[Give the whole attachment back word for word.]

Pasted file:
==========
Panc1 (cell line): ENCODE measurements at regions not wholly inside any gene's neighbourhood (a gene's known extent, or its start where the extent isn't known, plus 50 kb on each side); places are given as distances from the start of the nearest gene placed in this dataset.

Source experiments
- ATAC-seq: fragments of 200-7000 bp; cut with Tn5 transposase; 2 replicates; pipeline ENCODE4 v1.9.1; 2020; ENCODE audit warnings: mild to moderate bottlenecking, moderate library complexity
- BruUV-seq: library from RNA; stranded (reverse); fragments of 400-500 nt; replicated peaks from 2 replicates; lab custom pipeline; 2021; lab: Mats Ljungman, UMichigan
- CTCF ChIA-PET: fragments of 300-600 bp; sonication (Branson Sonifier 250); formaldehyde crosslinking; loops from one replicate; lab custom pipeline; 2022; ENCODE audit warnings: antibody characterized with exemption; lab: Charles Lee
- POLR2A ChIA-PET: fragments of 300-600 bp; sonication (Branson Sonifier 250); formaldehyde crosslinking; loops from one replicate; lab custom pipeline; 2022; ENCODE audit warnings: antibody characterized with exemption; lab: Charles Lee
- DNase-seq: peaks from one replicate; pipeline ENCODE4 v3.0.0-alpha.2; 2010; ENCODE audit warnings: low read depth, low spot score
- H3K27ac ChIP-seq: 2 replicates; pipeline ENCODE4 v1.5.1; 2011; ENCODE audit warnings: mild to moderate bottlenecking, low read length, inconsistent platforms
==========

Panc1 (cell line): ENCODE measurements at regions not wholly inside any gene's neighbourhood (a gene's known extent, or its start where the extent isn't known, plus 50 kb on each side); places are given as distances from the start of the nearest gene placed in this dataset.

Source experiments
- ATAC-seq: fragments of 200-7000 bp; cut with Tn5 transposase; 2 replicates; pipeline ENCODE4 v1.9.1; 2020; ENCODE audit warnings: mild to moderate bottlenecking, moderate library complexity
- BruUV-seq: library from RNA; stranded (reverse); fragments of 400-500 nt; replicated peaks from 2 replicates; lab custom pipeline; 2021; lab: Mats Ljungman, UMichigan
- CTCF ChIA-PET: fragments of 300-600 bp; sonication (Branson Sonifier 250); formaldehyde crosslinking; loops from one replicate; lab custom pipeline; 2022; ENCODE audit warnings: antibody characterized with exemption; lab: Charles Lee
- POLR2A ChIA-PET: fragments of 300-600 bp; sonication (Branson Sonifier 250); formaldehyde crosslinking; loops from one replicate; lab custom pipeline; 2022; ENCODE audit warnings: antibody characterized with exemption; lab: Charles Lee
- DNase-seq: peaks from one replicate; pipeline ENCODE4 v3.0.0-alpha.2; 2010; ENCODE audit warnings: low read depth, low spot score
- H3K27ac ChIP-seq: 2 replicates; pipeline ENCODE4 v1.5.1; 2011; ENCODE audit warnings: mild to moderate bottlenecking, low read length, inconsistent platforms